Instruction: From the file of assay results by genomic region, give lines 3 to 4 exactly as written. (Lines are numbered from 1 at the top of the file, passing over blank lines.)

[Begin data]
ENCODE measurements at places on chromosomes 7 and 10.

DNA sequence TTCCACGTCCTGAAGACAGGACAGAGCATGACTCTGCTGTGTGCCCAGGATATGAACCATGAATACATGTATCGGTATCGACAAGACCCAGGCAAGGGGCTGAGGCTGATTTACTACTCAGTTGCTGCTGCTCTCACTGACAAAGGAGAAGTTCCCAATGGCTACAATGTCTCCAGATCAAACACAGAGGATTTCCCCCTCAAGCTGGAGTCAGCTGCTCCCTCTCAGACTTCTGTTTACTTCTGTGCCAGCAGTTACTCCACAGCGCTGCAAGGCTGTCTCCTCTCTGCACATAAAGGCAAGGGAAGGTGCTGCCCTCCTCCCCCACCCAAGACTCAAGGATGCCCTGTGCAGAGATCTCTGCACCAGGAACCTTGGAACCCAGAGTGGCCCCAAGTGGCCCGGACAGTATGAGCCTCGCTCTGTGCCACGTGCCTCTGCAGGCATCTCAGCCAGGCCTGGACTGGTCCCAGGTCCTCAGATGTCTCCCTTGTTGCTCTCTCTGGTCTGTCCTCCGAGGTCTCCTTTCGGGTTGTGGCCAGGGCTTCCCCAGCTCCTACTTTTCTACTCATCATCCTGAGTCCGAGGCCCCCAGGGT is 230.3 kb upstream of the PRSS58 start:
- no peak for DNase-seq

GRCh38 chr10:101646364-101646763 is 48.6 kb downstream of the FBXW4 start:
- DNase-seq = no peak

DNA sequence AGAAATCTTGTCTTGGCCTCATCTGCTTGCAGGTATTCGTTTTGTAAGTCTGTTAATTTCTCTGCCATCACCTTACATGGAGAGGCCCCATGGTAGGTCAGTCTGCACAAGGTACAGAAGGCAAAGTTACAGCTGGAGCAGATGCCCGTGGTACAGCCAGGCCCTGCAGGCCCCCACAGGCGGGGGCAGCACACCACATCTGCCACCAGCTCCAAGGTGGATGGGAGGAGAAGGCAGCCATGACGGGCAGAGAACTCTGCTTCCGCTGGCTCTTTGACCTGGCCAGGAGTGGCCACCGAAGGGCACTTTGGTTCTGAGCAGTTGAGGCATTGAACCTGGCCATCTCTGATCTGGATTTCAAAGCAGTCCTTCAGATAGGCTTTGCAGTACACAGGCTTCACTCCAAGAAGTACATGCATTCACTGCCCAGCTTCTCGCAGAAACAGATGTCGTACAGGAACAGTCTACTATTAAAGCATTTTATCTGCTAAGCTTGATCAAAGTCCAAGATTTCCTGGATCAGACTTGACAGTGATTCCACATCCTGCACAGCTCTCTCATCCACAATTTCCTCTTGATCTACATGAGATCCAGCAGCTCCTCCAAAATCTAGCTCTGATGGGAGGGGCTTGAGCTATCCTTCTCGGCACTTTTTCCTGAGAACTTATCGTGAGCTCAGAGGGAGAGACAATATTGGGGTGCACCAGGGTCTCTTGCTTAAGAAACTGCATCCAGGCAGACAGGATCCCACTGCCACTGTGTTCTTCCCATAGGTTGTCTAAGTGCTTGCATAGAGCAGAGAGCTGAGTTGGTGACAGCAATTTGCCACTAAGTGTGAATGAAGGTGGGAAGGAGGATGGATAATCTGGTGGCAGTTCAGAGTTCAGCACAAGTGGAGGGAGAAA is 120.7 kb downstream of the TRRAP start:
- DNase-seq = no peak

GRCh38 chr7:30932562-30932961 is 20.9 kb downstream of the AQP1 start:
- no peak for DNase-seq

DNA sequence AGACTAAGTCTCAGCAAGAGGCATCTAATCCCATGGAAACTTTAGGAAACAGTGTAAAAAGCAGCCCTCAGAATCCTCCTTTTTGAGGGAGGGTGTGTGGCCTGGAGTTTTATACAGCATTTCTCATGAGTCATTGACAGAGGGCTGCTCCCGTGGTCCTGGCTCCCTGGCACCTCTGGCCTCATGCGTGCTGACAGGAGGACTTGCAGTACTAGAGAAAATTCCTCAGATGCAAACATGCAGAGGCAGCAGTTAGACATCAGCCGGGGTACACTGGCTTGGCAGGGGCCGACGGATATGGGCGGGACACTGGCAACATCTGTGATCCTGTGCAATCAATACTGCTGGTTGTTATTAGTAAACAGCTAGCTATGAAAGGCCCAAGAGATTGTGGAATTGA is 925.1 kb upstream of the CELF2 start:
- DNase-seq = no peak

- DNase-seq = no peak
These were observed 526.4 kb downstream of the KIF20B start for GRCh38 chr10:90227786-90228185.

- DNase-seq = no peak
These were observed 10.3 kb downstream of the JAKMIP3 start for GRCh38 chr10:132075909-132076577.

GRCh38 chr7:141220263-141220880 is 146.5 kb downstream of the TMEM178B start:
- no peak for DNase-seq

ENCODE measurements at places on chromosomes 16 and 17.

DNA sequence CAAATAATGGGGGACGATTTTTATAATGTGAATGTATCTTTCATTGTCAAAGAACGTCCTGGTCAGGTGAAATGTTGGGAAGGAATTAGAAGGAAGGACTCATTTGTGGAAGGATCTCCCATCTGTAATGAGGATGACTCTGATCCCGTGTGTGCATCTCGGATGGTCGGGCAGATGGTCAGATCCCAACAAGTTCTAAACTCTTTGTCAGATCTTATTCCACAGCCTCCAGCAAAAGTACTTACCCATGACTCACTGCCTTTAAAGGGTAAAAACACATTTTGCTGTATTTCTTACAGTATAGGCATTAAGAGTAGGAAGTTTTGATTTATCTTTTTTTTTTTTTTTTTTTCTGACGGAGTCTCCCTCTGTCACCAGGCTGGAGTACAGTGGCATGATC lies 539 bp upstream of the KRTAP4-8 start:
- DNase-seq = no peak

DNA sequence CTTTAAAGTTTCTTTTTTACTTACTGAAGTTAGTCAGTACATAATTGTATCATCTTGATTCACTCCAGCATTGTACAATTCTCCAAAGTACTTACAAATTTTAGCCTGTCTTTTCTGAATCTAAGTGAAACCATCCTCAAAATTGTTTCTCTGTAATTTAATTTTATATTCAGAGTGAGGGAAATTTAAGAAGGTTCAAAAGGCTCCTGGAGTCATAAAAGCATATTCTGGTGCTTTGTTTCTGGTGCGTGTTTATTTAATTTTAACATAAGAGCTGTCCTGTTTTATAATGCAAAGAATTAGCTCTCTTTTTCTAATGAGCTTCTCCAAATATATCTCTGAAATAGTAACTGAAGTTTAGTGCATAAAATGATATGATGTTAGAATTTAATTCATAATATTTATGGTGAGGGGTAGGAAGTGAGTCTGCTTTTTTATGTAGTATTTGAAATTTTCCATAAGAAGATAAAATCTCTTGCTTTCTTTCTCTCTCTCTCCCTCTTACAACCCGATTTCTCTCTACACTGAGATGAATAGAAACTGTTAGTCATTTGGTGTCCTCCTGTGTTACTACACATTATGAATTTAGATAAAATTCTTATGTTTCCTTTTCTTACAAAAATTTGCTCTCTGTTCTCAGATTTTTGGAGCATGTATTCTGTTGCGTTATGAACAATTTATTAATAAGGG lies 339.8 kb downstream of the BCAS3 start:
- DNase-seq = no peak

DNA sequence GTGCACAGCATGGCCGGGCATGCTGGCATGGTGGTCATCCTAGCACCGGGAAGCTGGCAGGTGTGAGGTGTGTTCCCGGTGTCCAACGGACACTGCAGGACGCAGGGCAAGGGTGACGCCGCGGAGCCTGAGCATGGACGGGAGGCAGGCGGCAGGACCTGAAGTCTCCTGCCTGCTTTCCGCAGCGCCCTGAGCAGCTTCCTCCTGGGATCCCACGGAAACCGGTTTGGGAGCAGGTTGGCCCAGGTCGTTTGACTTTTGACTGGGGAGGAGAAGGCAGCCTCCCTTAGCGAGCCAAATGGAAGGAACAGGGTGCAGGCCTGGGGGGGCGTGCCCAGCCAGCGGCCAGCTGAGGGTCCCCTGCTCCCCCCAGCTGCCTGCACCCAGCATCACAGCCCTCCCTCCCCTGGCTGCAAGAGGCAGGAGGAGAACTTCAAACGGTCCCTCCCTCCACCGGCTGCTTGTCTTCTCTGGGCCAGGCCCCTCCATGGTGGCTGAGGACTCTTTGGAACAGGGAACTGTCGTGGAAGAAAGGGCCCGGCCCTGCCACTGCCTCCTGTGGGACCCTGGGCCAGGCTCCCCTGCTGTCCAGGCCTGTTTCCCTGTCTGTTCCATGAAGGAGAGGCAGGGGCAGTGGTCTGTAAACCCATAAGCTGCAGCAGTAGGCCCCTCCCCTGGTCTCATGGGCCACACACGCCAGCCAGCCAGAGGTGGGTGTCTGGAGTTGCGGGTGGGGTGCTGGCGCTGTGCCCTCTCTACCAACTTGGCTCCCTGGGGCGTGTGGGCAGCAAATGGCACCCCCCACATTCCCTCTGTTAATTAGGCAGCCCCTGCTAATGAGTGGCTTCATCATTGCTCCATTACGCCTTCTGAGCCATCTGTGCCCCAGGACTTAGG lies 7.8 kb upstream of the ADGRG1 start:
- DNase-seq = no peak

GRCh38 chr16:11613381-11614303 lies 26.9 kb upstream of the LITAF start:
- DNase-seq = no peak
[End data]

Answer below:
- no peak for DNase-seq

GRCh38 chr10:101646364-101646763 is 48.6 kb downstream of the FBXW4 start: